Thursday, March 29, 2007

Ancient Wreath Returns to Greece

By Malcolm Brabant BBC News, Athens

A spectacular golden wreath dating back to the 4th Century BC is due to go on display at the National Archaeology Museum in Greece. The Macedonian wreath was returned to Athens at the weekend by the Getty Museum in Los Angeles.

Greece fought for 10 years to prove that it had been illegally spirited out of the country. The restitution of the wreath is part of a campaign aimed at restoring the Elgin (Parthenon) Marbles to Greece.

Now restored to its rightful home, the wreath is one of the most exquisite treasures in Greece. It is a floral crown, a confection of realistic leaves and flowers made of gold foil attached to a slender headband 28cm (11in) in diameter.

It was probably made after the death of Alexander the Great and worn on ceremonial occasions. Experts believe it was buried with the remains of its owner in northern Greece.

The Getty Museum purchased the wreath from a Swiss dealer in 1993 for just over $1m (750,000 euros; £500,000).

Last year, the Americans finally agreed to return their prized possession after the Greeks convinced them that it had been illegally excavated and smuggled out of the country.

The Getty's director, Michael Brand, told the BBC in a statement that everyone was saddened to see the wreath leaving, but that returning it to Greece was the correct action to take.

Greece hopes that other museums will now follow the Getty's example. In particular, it wants the British Museum in London to hand back the frieze known as the Elgin, or Parthenon, Marbles.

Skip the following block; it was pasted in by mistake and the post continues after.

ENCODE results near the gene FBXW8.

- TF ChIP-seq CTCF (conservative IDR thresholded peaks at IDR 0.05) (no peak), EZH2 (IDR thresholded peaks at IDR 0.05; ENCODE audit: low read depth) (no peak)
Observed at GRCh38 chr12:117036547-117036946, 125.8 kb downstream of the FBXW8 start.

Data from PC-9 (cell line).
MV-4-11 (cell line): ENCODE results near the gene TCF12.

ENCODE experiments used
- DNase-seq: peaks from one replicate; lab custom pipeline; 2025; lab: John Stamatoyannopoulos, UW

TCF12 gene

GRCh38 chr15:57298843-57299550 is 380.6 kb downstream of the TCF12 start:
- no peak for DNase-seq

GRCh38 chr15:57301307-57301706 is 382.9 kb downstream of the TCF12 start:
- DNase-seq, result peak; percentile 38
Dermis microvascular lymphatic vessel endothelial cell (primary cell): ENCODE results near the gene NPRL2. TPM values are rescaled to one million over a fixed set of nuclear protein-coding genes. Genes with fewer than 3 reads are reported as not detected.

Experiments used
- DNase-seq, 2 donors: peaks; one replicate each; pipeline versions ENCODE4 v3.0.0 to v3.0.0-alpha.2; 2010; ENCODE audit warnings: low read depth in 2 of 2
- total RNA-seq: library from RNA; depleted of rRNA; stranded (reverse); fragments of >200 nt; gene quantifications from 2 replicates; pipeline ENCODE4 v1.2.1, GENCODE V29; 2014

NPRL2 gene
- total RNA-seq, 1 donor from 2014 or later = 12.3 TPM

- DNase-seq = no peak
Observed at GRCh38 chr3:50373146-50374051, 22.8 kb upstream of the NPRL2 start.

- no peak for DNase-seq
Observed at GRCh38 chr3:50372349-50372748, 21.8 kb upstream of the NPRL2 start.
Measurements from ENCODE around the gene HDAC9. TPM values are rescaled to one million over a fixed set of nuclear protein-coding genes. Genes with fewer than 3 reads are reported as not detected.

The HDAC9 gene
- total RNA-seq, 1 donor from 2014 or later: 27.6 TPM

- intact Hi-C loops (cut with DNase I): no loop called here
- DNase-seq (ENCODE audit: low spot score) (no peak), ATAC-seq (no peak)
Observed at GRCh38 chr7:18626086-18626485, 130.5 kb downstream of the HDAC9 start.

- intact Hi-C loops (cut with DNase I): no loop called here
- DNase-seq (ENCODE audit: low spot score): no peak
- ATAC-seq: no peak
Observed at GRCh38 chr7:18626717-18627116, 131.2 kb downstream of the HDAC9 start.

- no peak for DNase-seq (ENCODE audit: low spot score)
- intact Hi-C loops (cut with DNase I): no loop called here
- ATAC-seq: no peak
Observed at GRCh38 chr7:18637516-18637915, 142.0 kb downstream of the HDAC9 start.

Greece claims they were stolen by Lord Elgin in 1801, but the British Museum insists that Lord Elgin legally obtained the Marbles from Greece's then rulers, the Turkish Ottoman Empire.

Moral pressure on Britain is due to increase later this year when Greece opens the new Acropolis Museum, complete with an empty space designed to show off the marbles in Aegean light, instead of what critics call "a gloomy cellar in London's Bloomsbury district".

Story from BBC NEWS.

Tuesday, March 27, 2007

Greek Critics Rip '300,' but Audiences Love It

THERMOPYLAE, Greece (AP) -- Greece's critics hated "300," but moviegoers here are lining up to watch the gory recreation of the Battle of Thermopylae in record numbers -- happy to lap up the Hollywood thrills and take an indulgent view of what detractors call a butchery of their ancient history.

The film had a record opening weekend in Greece with 325,000 ticket sales. That easily exceeded the previous mark set last year by "Pirates of the Caribbean: Dead Man's Chest" (220,000).

Inspired by Frank Miller's graphic novel, the movie directed by Zach Snyder is about 300 Spartans led by King Leonidas holding off hundreds of thousands of invading Persians -- and the odd imaginary monster -- at a mountain pass in Greece.